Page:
Telemedicine answers health care challenges: Policy brief outlines recommendations for expanding telemedicine

Sacramento 03 March 2009California's unsettled economic situation is challenging the health care system to consider new initiatives that will improve access in a cost-effective way, and telemedicine is positioned to meet those challenges.

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In this difficult economic climate, when many people are concerned about access to timely, quality care, telemedicine offers real promise. Patients coping with costly chronic diseases, life-threatening stokes, or expensive intensive care unit stays know the positive impact of telemedicine. Home monitoring via telemedicine reduces hospital visits by as much as 50 percent keeping patients stable through daily monitoring. Telemedicine-supported Intensive Care Units reduce mortality rates by 15-30 percent and substantially decrease complications and length of stay. Timely treatments that effectively reverse the consequences of a stroke have risen from 15 percent to 85 percent due to the availability of telestroke programmes.

"Telemedicine will fundamentally change the way in which we provide and receive health care", stated Christine Martin, Executive Director of the California Telemedicine and eHealth Center (CTEC). "It is an extraordinary tool that improves health care access, quality, and efficiency in new and cost effective ways."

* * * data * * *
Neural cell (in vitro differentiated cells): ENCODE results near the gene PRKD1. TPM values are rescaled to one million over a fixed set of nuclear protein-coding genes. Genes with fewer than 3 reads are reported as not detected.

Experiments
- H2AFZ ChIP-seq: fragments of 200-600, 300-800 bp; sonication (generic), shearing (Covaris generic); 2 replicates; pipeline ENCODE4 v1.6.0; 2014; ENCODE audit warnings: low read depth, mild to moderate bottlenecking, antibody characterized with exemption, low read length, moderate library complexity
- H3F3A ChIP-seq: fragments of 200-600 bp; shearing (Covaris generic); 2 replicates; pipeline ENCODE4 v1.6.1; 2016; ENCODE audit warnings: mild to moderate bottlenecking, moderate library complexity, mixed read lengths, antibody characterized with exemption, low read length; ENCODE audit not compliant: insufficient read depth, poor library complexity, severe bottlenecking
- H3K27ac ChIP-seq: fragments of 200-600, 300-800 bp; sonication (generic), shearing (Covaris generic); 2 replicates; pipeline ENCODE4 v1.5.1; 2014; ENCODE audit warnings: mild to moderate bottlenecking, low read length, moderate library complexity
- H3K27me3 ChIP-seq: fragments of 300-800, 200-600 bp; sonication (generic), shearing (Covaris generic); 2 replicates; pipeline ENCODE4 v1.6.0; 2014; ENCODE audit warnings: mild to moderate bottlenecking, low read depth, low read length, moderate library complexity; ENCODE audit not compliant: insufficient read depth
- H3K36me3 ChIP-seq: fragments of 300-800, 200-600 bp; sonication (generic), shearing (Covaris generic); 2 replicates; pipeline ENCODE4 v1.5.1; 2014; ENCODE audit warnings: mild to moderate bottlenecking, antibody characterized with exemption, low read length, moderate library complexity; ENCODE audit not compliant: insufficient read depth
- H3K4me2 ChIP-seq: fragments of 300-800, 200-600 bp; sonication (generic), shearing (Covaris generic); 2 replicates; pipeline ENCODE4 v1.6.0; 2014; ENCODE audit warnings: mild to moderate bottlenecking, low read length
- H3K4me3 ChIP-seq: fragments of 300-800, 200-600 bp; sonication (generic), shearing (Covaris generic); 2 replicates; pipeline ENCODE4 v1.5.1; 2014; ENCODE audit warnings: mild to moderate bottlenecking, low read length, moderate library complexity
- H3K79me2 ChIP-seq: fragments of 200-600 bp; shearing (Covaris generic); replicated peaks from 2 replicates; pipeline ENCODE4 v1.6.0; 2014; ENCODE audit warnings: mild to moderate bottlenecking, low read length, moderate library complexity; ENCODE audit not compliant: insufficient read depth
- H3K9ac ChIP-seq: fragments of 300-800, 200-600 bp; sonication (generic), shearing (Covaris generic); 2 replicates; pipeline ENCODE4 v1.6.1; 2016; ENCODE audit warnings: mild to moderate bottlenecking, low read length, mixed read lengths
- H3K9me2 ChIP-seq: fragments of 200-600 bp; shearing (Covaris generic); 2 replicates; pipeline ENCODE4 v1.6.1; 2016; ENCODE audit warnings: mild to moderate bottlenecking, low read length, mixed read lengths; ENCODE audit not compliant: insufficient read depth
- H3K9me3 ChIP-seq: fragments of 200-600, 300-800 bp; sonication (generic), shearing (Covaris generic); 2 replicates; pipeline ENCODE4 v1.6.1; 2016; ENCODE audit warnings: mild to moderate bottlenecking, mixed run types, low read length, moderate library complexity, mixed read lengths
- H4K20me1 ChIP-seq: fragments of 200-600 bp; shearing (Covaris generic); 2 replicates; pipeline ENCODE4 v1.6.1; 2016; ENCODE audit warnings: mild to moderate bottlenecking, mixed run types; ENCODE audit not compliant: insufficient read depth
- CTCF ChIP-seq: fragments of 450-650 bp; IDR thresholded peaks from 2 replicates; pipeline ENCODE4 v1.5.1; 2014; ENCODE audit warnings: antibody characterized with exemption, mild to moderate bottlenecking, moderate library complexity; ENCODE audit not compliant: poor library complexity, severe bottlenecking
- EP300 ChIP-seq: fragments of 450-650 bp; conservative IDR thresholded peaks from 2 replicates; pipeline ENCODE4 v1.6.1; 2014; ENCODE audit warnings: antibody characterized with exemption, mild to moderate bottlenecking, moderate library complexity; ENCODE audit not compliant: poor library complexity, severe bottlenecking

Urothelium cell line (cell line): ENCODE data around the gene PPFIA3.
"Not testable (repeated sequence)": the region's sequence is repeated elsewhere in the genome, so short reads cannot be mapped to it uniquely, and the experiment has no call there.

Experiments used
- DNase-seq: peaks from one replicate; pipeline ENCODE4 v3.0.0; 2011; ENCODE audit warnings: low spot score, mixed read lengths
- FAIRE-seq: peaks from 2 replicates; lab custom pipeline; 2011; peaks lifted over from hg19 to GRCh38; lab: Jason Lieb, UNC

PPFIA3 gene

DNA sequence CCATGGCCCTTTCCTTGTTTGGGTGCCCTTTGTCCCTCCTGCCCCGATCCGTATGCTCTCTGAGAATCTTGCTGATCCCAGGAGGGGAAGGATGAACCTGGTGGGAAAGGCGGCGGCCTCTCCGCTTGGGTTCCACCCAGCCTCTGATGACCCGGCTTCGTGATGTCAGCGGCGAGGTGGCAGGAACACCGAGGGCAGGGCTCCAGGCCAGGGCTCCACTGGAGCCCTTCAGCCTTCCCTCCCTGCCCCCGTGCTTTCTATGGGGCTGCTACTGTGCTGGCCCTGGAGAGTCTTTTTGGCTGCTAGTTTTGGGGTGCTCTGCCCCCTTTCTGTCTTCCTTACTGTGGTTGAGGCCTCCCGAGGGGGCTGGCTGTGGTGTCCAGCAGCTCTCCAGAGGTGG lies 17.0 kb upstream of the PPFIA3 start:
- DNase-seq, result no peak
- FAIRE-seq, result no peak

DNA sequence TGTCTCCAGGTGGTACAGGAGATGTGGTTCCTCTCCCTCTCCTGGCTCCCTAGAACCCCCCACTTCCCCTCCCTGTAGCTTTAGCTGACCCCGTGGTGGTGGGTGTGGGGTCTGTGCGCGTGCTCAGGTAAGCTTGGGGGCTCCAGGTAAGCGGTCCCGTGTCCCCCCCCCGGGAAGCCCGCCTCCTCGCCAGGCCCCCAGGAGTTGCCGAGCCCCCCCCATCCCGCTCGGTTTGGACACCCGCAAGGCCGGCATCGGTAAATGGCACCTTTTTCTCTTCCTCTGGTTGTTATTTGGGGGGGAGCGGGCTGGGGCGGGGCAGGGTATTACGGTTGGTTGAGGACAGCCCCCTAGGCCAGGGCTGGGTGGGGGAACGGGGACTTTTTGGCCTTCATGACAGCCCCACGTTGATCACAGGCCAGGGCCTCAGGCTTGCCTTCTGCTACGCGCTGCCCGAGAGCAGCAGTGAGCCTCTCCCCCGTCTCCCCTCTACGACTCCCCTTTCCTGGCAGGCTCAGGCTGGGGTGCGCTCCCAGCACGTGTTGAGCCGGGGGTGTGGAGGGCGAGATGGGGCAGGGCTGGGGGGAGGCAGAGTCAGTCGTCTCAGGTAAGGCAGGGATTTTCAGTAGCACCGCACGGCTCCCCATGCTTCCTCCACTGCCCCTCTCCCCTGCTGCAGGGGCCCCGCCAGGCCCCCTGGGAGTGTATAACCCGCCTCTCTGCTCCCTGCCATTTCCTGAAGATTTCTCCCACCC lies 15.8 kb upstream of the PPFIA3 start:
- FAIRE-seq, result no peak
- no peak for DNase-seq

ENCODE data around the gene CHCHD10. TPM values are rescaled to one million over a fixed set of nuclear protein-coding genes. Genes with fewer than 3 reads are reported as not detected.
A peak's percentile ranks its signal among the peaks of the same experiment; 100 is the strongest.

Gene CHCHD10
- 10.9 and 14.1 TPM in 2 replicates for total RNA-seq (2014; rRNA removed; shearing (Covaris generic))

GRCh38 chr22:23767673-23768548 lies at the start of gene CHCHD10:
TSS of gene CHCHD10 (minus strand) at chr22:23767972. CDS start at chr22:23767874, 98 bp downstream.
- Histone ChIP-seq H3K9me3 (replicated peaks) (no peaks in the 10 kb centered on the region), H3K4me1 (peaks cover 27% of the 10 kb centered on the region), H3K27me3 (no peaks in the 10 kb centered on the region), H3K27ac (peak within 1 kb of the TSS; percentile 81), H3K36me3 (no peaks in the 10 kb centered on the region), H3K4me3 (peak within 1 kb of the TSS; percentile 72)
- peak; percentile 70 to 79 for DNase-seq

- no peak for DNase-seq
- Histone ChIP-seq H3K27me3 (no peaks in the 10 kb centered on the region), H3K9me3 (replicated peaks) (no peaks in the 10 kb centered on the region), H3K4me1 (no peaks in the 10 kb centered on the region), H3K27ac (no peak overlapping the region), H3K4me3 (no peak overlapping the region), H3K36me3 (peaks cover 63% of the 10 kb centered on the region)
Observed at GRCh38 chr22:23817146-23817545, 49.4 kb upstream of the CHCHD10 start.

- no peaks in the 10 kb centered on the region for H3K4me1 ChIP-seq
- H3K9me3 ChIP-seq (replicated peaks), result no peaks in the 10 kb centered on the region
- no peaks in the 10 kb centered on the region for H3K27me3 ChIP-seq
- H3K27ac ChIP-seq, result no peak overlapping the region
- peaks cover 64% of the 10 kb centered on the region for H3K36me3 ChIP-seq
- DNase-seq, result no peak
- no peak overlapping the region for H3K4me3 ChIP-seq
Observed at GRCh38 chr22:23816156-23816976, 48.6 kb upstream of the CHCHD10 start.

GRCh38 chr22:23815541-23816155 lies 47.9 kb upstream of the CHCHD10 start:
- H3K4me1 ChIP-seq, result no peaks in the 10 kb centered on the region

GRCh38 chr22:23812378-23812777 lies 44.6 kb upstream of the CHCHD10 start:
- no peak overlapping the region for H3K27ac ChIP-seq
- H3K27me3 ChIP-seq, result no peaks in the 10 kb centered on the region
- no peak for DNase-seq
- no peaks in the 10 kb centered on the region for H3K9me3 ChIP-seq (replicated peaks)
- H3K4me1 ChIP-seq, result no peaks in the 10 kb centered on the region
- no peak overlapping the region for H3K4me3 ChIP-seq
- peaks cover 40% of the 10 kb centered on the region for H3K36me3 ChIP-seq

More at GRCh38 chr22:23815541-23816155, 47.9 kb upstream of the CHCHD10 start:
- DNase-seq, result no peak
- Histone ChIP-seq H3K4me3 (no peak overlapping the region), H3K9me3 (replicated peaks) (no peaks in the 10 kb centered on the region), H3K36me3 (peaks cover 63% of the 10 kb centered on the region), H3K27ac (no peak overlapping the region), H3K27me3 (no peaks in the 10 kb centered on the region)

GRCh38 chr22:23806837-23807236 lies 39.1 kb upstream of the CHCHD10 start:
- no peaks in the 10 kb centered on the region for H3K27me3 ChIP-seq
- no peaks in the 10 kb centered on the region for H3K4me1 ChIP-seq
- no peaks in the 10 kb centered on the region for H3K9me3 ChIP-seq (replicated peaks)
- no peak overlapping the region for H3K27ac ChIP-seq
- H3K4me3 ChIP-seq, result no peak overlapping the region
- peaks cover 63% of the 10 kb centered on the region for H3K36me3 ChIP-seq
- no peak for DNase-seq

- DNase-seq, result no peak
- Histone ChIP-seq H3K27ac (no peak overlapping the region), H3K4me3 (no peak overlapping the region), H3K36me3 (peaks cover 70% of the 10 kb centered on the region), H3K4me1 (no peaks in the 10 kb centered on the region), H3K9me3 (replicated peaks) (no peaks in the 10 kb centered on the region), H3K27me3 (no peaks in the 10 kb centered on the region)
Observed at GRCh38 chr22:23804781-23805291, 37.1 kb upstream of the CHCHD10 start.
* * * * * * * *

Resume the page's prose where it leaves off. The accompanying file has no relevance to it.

The promise and the potential of telemedicine in California's health care system is addressed in a policy brief, "Optimizing Telehealth In California: An Agenda for Today and Tomorrow" released by the California Telemedicine and eHealth Center (CTEC).

The brief is organized around two broad recommendations and 37 action steps, and addresses how California can expand the availability of telemedicine and reach full optimization of this remarkable technology. Specifically, the brief recommends that telemedicine should be developed and implemented in every situation where patient care, access, provider availability, or cost of service can be positively impacted. The brief also recommends that telemedicine should be a covered and reimbursable method for the delivery of services across the entire spectrum of health care services.

CTEC collaborated with a variety of stakeholders to develop the policy brief. The brief contains recommendations that reflect the broad needs, concerns, and experiences of many experts, thought leaders, policy makers, health advocates, consumers, and health systems. These recommendations, when implemented, will transform California's use, funding and support of telemedicine.

CTEC is a source of expertise and comprehensive knowledge on the development and operation of telemedicine and telehealth programmes. CTEC has received national recognition as one of six federally designated Telehealth Resource Centers around the United States. For a copy of the policy brief you can visit the CTEC website.


Source: California Telemedicine and eHealth Center

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